This is a most important conference. We have met here today to consider whether in fact every American has, and will continue to have, free and open access to the ballot and whether each vote carries a full impact, unfettered by conditions which might make it an exercise in futility. If the Voting Rights Act of 1965 required a Selma to produce this national guarantee, can in fact we say that ten years of experience under the Act has wiped away centuries of discrimination and brought the conscience of citizens and public officials in every state to accept these rights without restraint? In my judgment no evidence supports such a conclusion.
Yet history tells us that the national commitment to principles of justice and equality ebbs and flows, and current events in this nation confirm history's experience. It would be no favor to the memory of Martin Luther King and all those who gave so much to assure these rights if we did not regard extension of the Act as of critical importance.
The Southern Regional Council has a long commitment to the support of voting rights. The Council first established the Voter Education Project in 1962, and we look on the record of Wiley Branton, Vernon Jordan and John Lewis with great price. And although VEP is now a sister organization, the Council itself maintains a continuing concern for voting rights. This morning we are releasing a resolution adopted by our full membership at our Annual Meeting last November and calling for an extension of that legislation.
Just as Dr. King never let travail or difficulty deter him from the quest for justice, we in the South and the nation must not let the old opposition, which has fashioned new versions of old arguments, stand in the way of full and complete citizenship for all Americans. Yet that is precisely what they propose, for we know that without the provision of the Voting Rights Act as a shield, southern legislators have an unsurpassed ingenuity for diluting and dissipating the impact of the black vote.
Renewal of the 1965 Voting Rights Act We are all familiar with the basic requirements of the Voting Rights Act of 1965 and its extension of 1970. These basic requirements include:
1. Eliminating literacy tests; 2. Providing federal examiners for both registration of disenfranchised minorities and for observation of election procedures in any covered states or localities for their potential discriminatory impact on minorities, and approving or disapproving such changes. Evaluating new voting laws in covered states or localities for their potential discriminatory impact on minorities, and approving or disapproving such changes
We are also generally familiar with the Act's initial impact on black voter registration and participation in the southern electoral process. The total number of black voters in the South has nearly doubled since 1964, with the highest proportional increases coming, as might be expected, in those states directly covered by the Act. Additionally, the number of black elected officials has increased over tenfold since 1964. A third outgrowth of the Act can be seen in the psychological impact with the increasing numbers of black voters has had on southern white politicians. While some "old time" office holders have scrubbed up their style and language, others have been defeated, and younger more progressive office seekers have taken their place.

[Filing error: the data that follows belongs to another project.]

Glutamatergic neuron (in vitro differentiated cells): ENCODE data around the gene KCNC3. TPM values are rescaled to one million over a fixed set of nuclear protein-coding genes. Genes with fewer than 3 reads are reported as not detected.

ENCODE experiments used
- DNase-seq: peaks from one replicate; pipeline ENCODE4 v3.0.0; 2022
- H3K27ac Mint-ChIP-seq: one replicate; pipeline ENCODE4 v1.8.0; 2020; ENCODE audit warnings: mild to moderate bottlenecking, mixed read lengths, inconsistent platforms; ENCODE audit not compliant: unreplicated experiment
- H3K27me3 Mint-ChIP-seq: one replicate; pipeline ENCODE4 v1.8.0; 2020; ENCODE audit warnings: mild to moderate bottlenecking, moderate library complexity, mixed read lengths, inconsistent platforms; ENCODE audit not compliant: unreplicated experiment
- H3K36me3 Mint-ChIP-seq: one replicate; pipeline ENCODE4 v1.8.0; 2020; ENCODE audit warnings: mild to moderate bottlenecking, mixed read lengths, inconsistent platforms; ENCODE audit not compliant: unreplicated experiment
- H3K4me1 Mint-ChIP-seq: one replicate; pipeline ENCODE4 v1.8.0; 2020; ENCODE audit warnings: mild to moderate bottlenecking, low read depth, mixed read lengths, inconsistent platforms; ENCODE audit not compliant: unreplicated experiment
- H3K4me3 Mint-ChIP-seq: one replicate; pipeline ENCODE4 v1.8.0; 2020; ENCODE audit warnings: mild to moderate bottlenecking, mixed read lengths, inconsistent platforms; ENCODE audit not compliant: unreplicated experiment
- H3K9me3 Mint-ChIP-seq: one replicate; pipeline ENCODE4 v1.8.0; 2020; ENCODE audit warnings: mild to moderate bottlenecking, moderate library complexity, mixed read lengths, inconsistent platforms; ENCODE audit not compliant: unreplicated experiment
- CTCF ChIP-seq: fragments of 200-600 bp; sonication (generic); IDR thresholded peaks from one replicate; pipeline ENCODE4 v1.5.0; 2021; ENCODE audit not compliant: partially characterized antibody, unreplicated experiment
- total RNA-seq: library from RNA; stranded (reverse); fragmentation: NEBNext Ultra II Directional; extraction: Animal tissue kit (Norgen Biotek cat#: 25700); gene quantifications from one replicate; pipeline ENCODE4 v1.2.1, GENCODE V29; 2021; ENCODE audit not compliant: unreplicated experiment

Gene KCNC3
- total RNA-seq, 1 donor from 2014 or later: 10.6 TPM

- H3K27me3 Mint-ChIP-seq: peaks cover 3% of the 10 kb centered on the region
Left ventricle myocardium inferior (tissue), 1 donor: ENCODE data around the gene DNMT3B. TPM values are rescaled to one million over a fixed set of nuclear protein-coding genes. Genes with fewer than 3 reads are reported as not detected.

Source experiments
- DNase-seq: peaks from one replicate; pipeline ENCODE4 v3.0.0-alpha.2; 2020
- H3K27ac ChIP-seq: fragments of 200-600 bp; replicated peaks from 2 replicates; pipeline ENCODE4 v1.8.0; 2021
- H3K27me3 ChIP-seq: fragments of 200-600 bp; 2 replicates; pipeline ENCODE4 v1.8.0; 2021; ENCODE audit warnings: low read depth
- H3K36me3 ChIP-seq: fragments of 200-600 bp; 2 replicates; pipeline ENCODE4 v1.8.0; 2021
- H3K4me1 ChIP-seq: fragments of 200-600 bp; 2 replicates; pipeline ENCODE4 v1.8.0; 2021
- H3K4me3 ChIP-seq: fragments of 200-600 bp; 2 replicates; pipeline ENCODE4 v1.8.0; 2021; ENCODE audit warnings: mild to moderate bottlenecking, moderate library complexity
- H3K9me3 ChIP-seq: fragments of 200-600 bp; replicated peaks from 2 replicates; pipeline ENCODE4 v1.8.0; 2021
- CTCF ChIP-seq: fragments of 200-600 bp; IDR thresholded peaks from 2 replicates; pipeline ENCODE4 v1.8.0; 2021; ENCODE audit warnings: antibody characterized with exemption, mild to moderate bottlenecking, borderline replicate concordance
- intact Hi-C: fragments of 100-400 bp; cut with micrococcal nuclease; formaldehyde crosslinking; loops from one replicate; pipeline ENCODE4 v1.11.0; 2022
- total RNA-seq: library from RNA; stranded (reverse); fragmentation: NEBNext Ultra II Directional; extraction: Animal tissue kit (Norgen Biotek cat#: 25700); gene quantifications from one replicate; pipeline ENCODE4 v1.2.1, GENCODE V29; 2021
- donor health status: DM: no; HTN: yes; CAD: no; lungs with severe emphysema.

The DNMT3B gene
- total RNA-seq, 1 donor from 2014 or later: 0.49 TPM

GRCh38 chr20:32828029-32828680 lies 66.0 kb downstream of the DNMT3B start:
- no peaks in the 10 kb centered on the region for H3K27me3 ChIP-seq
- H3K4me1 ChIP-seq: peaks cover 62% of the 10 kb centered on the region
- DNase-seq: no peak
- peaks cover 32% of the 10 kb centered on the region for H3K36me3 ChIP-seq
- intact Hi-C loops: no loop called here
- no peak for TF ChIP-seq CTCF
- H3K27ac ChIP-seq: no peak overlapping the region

The presence of Barbara Jordan, Andy Young, and Harold Ford in Congress is symbolic of what we hope the long-range impact of the Act can be, but there is no millenium as yet. Just try to identify, for example, a southern legislature which reflects in whole or in part the policy goals of poor and/or black southerners.
In my judgment, there are five major considerations which make the renewal of the Voting Rights Act in 1975 an absolute necessity for the health of the regional and national body politic and for continued movement toward a jsut society. In brief, these considerations are:
1. The past and present history in the South of attempts at massive exclusion of blacks from the electoral process and its rewards;
2. The uneven record of executive enforcement of the Voting Rights Act since 1969, coupled with a change of emphasis by the Department of Justice with respect to enforcement problems under Section Five, the Section of the Act which requires that changes in election laws must be submitted to the Justice Department for review and approval; 3. The overwhelming symbolic significance of the vote as the cornerstone of this nation's democratic principles; 4. The symbolic significance of the vote as the cornerstone of idividual trust in all levels of government; and 5. The absolute necessity for Black Americans, indeed all poor Americans, to have an increasing role in legislation and administration. This is particularly important at a time when national, state and local policies are being set which affect in very real ways access to income, opportunities and public services.
Let me elaborate briefly on each of these considerations.
Regarding efforts to exclude blacks, the history of black disenfranchisement in the South is not a well-concealed fact. Mr. Pottinger put it succinctly when he told the Congressional Black Caucus in September that a "major problem had been that state and local laws and procedures were shifting sands which moved and changed to preserve white political control. Whenever one device was discovered and cured in court, another would spring up to take its place -- from grandfather clause, to literacy test, to white primary, to poll tax, and so on." In general, then, the ingenuity of southern officials to devise legal roadblocks to